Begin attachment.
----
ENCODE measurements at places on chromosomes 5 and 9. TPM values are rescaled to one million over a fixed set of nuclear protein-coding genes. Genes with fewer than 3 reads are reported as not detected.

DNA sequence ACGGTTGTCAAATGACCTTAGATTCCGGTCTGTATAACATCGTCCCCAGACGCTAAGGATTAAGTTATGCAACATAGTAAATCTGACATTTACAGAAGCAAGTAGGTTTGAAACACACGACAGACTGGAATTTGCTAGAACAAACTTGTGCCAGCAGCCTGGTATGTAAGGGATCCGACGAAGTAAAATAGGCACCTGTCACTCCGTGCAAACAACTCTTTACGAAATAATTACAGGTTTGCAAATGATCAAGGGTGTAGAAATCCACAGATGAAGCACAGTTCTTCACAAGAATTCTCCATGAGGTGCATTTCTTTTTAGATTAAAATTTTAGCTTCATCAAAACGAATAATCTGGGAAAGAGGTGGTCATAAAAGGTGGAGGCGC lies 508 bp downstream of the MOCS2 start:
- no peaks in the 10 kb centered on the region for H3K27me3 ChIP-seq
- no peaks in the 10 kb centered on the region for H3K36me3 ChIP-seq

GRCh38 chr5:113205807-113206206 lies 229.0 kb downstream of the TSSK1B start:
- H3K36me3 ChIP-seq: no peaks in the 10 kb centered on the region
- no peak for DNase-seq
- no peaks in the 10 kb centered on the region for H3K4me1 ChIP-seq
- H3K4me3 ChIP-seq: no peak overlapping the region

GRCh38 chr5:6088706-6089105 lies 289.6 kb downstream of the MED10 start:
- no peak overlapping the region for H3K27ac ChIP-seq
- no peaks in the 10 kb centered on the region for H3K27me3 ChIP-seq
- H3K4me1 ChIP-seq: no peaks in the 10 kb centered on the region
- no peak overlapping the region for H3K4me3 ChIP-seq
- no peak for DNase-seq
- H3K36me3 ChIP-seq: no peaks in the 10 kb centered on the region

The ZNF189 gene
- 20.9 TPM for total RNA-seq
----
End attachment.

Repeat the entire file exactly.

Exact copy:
ENCODE measurements at places on chromosomes 5 and 9. TPM values are rescaled to one million over a fixed set of nuclear protein-coding genes. Genes with fewer than 3 reads are reported as not detected.

DNA sequence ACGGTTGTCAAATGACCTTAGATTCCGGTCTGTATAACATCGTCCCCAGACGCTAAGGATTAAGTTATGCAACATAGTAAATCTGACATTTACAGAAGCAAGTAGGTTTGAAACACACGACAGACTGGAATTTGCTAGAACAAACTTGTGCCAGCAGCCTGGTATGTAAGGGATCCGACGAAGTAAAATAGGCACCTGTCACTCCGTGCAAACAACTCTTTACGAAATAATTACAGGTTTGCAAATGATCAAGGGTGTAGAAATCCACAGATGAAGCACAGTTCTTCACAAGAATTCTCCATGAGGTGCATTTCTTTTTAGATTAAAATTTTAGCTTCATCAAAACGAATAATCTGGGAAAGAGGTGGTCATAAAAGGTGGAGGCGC lies 508 bp downstream of the MOCS2 start:
- no peaks in the 10 kb centered on the region for H3K27me3 ChIP-seq
- no peaks in the 10 kb centered on the region for H3K36me3 ChIP-seq

GRCh38 chr5:113205807-113206206 lies 229.0 kb downstream of the TSSK1B start:
- H3K36me3 ChIP-seq: no peaks in the 10 kb centered on the region
- no peak for DNase-seq
- no peaks in the 10 kb centered on the region for H3K4me1 ChIP-seq
- H3K4me3 ChIP-seq: no peak overlapping the region

GRCh38 chr5:6088706-6089105 lies 289.6 kb downstream of the MED10 start:
- no peak overlapping the region for H3K27ac ChIP-seq
- no peaks in the 10 kb centered on the region for H3K27me3 ChIP-seq
- H3K4me1 ChIP-seq: no peaks in the 10 kb centered on the region
- no peak overlapping the region for H3K4me3 ChIP-seq
- no peak for DNase-seq
- H3K36me3 ChIP-seq: no peaks in the 10 kb centered on the region

The ZNF189 gene
- 20.9 TPM for total RNA-seq